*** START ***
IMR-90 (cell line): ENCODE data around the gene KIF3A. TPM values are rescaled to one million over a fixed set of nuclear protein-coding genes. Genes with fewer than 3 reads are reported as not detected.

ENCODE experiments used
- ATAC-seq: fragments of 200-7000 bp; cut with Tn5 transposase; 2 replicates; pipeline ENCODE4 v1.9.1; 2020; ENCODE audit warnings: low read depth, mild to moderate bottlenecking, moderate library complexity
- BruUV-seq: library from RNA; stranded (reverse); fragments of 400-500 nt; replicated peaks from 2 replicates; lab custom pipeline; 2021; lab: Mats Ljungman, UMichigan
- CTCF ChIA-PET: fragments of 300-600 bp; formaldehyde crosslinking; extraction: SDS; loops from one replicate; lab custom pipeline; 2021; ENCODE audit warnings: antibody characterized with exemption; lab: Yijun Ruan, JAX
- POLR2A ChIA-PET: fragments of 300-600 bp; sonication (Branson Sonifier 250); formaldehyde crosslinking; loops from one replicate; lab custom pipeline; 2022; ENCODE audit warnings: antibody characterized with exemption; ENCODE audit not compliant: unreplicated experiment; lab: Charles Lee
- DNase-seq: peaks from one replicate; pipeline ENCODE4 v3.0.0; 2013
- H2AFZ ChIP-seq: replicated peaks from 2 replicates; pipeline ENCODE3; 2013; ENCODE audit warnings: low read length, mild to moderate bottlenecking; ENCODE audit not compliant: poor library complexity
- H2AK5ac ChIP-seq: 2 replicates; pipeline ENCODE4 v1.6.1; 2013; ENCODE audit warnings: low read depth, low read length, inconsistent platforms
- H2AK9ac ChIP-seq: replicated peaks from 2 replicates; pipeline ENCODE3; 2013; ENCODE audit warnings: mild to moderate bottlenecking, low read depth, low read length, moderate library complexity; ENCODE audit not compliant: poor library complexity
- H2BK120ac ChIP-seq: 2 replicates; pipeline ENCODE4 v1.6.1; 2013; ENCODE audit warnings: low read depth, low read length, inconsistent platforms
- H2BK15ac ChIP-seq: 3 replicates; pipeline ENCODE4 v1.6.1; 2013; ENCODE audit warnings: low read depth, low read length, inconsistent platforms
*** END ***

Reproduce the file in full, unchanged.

IMR-90 (cell line): ENCODE data around the gene KIF3A. TPM values are rescaled to one million over a fixed set of nuclear protein-coding genes. Genes with fewer than 3 reads are reported as not detected.

ENCODE experiments used
- ATAC-seq: fragments of 200-7000 bp; cut with Tn5 transposase; 2 replicates; pipeline ENCODE4 v1.9.1; 2020; ENCODE audit warnings: low read depth, mild to moderate bottlenecking, moderate library complexity
- BruUV-seq: library from RNA; stranded (reverse); fragments of 400-500 nt; replicated peaks from 2 replicates; lab custom pipeline; 2021; lab: Mats Ljungman, UMichigan
- CTCF ChIA-PET: fragments of 300-600 bp; formaldehyde crosslinking; extraction: SDS; loops from one replicate; lab custom pipeline; 2021; ENCODE audit warnings: antibody characterized with exemption; lab: Yijun Ruan, JAX
- POLR2A ChIA-PET: fragments of 300-600 bp; sonication (Branson Sonifier 250); formaldehyde crosslinking; loops from one replicate; lab custom pipeline; 2022; ENCODE audit warnings: antibody characterized with exemption; ENCODE audit not compliant: unreplicated experiment; lab: Charles Lee
- DNase-seq: peaks from one replicate; pipeline ENCODE4 v3.0.0; 2013
- H2AFZ ChIP-seq: replicated peaks from 2 replicates; pipeline ENCODE3; 2013; ENCODE audit warnings: low read length, mild to moderate bottlenecking; ENCODE audit not compliant: poor library complexity
- H2AK5ac ChIP-seq: 2 replicates; pipeline ENCODE4 v1.6.1; 2013; ENCODE audit warnings: low read depth, low read length, inconsistent platforms
- H2AK9ac ChIP-seq: replicated peaks from 2 replicates; pipeline ENCODE3; 2013; ENCODE audit warnings: mild to moderate bottlenecking, low read depth, low read length, moderate library complexity; ENCODE audit not compliant: poor library complexity
- H2BK120ac ChIP-seq: 2 replicates; pipeline ENCODE4 v1.6.1; 2013; ENCODE audit warnings: low read depth, low read length, inconsistent platforms
- H2BK15ac ChIP-seq: 3 replicates; pipeline ENCODE4 v1.6.1; 2013; ENCODE audit warnings: low read depth, low read length, inconsistent platforms